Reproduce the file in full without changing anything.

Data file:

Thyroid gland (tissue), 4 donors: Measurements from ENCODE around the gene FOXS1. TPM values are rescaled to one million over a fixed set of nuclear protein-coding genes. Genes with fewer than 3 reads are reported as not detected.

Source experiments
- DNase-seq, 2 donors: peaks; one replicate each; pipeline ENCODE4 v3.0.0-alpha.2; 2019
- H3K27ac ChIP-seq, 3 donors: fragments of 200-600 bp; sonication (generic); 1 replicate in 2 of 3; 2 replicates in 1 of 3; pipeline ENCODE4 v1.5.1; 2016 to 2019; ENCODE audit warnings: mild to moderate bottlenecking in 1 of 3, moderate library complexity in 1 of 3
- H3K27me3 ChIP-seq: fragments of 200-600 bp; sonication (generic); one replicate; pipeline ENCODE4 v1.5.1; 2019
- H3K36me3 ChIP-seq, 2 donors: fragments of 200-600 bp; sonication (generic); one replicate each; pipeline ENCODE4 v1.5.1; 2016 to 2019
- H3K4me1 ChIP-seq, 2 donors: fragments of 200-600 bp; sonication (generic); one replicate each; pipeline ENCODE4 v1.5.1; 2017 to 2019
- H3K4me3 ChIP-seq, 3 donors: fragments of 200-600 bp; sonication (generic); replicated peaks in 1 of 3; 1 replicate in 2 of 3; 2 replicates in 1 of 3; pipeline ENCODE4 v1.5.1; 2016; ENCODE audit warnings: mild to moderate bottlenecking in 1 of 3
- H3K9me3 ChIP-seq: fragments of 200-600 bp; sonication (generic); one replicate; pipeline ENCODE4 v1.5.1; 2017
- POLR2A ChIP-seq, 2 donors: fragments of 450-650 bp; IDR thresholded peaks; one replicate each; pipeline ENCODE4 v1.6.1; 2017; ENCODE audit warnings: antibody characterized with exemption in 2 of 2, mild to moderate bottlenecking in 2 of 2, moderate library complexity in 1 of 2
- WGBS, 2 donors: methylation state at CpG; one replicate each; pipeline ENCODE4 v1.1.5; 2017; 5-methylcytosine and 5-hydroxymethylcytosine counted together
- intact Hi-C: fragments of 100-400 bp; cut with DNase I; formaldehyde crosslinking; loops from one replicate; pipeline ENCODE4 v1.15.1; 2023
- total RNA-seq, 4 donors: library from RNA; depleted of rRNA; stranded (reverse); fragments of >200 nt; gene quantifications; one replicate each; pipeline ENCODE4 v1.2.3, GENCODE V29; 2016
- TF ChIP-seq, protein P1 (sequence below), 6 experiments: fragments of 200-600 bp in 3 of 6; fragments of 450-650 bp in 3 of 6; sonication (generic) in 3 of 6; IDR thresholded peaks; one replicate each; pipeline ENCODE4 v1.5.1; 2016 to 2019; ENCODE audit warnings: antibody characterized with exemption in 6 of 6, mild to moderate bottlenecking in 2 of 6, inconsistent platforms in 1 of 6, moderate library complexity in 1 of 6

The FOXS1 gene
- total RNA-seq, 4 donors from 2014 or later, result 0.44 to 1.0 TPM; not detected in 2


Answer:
Thyroid gland (tissue), 4 donors: Measurements from ENCODE around the gene FOXS1. TPM values are rescaled to one million over a fixed set of nuclear protein-coding genes. Genes with fewer than 3 reads are reported as not detected.

Source experiments
- DNase-seq, 2 donors: peaks; one replicate each; pipeline ENCODE4 v3.0.0-alpha.2; 2019
- H3K27ac ChIP-seq, 3 donors: fragments of 200-600 bp; sonication (generic); 1 replicate in 2 of 3; 2 replicates in 1 of 3; pipeline ENCODE4 v1.5.1; 2016 to 2019; ENCODE audit warnings: mild to moderate bottlenecking in 1 of 3, moderate library complexity in 1 of 3
- H3K27me3 ChIP-seq: fragments of 200-600 bp; sonication (generic); one replicate; pipeline ENCODE4 v1.5.1; 2019
- H3K36me3 ChIP-seq, 2 donors: fragments of 200-600 bp; sonication (generic); one replicate each; pipeline ENCODE4 v1.5.1; 2016 to 2019
- H3K4me1 ChIP-seq, 2 donors: fragments of 200-600 bp; sonication (generic); one replicate each; pipeline ENCODE4 v1.5.1; 2017 to 2019
- H3K4me3 ChIP-seq, 3 donors: fragments of 200-600 bp; sonication (generic); replicated peaks in 1 of 3; 1 replicate in 2 of 3; 2 replicates in 1 of 3; pipeline ENCODE4 v1.5.1; 2016; ENCODE audit warnings: mild to moderate bottlenecking in 1 of 3
- H3K9me3 ChIP-seq: fragments of 200-600 bp; sonication (generic); one replicate; pipeline ENCODE4 v1.5.1; 2017
- POLR2A ChIP-seq, 2 donors: fragments of 450-650 bp; IDR thresholded peaks; one replicate each; pipeline ENCODE4 v1.6.1; 2017; ENCODE audit warnings: antibody characterized with exemption in 2 of 2, mild to moderate bottlenecking in 2 of 2, moderate library complexity in 1 of 2
- WGBS, 2 donors: methylation state at CpG; one replicate each; pipeline ENCODE4 v1.1.5; 2017; 5-methylcytosine and 5-hydroxymethylcytosine counted together
- intact Hi-C: fragments of 100-400 bp; cut with DNase I; formaldehyde crosslinking; loops from one replicate; pipeline ENCODE4 v1.15.1; 2023
- total RNA-seq, 4 donors: library from RNA; depleted of rRNA; stranded (reverse); fragments of >200 nt; gene quantifications; one replicate each; pipeline ENCODE4 v1.2.3, GENCODE V29; 2016
- TF ChIP-seq, protein P1 (sequence below), 6 experiments: fragments of 200-600 bp in 3 of 6; fragments of 450-650 bp in 3 of 6; sonication (generic) in 3 of 6; IDR thresholded peaks; one replicate each; pipeline ENCODE4 v1.5.1; 2016 to 2019; ENCODE audit warnings: antibody characterized with exemption in 6 of 6, mild to moderate bottlenecking in 2 of 6, inconsistent platforms in 1 of 6, moderate library complexity in 1 of 6

The FOXS1 gene
- total RNA-seq, 4 donors from 2014 or later, result 0.44 to 1.0 TPM; not detected in 2